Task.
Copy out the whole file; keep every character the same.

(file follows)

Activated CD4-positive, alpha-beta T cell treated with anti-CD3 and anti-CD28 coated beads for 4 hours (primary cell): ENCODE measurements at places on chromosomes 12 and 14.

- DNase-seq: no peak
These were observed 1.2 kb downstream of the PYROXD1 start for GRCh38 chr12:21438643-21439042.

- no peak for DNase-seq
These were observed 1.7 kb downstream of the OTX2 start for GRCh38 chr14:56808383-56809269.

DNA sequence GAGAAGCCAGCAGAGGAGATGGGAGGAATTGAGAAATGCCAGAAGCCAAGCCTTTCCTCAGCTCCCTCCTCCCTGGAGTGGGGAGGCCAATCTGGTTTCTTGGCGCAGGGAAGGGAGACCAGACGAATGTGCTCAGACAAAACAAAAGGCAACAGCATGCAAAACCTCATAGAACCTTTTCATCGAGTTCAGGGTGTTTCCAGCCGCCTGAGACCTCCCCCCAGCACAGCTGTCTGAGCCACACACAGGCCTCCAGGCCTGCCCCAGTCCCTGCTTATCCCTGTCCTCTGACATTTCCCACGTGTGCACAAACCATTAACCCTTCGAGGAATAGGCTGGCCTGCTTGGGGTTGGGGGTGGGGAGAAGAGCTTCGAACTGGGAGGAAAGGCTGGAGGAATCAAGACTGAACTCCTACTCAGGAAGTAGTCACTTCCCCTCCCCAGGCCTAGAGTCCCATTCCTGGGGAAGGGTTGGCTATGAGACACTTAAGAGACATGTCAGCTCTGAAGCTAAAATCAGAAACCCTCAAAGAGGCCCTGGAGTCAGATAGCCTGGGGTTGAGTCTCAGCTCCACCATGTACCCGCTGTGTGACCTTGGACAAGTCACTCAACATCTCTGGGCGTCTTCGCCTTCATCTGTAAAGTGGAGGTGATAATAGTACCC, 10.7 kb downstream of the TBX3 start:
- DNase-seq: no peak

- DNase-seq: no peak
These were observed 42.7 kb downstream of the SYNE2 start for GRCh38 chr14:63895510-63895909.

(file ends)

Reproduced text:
Activated CD4-positive, alpha-beta T cell treated with anti-CD3 and anti-CD28 coated beads for 4 hours (primary cell): ENCODE measurements at places on chromosomes 12 and 14.

- DNase-seq: no peak
These were observed 1.2 kb downstream of the PYROXD1 start for GRCh38 chr12:21438643-21439042.

- no peak for DNase-seq
These were observed 1.7 kb downstream of the OTX2 start for GRCh38 chr14:56808383-56809269.

DNA sequence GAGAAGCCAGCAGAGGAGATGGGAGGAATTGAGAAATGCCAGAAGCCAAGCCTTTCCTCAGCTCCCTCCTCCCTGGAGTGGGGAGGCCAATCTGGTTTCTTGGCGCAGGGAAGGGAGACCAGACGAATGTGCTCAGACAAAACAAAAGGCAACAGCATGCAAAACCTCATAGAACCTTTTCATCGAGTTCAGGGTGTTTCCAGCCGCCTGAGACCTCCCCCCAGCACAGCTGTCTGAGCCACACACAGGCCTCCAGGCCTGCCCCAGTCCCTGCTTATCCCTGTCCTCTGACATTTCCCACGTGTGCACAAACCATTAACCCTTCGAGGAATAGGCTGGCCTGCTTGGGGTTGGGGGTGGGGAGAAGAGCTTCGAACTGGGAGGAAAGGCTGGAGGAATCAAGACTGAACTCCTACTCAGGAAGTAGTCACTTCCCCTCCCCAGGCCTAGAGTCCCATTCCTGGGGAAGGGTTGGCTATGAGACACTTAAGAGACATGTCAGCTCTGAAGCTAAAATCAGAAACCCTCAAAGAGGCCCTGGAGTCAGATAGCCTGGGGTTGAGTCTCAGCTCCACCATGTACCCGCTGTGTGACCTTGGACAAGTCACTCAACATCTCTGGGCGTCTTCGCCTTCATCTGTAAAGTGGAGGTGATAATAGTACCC, 10.7 kb downstream of the TBX3 start:
- DNase-seq: no peak

- DNase-seq: no peak
These were observed 42.7 kb downstream of the SYNE2 start for GRCh38 chr14:63895510-63895909.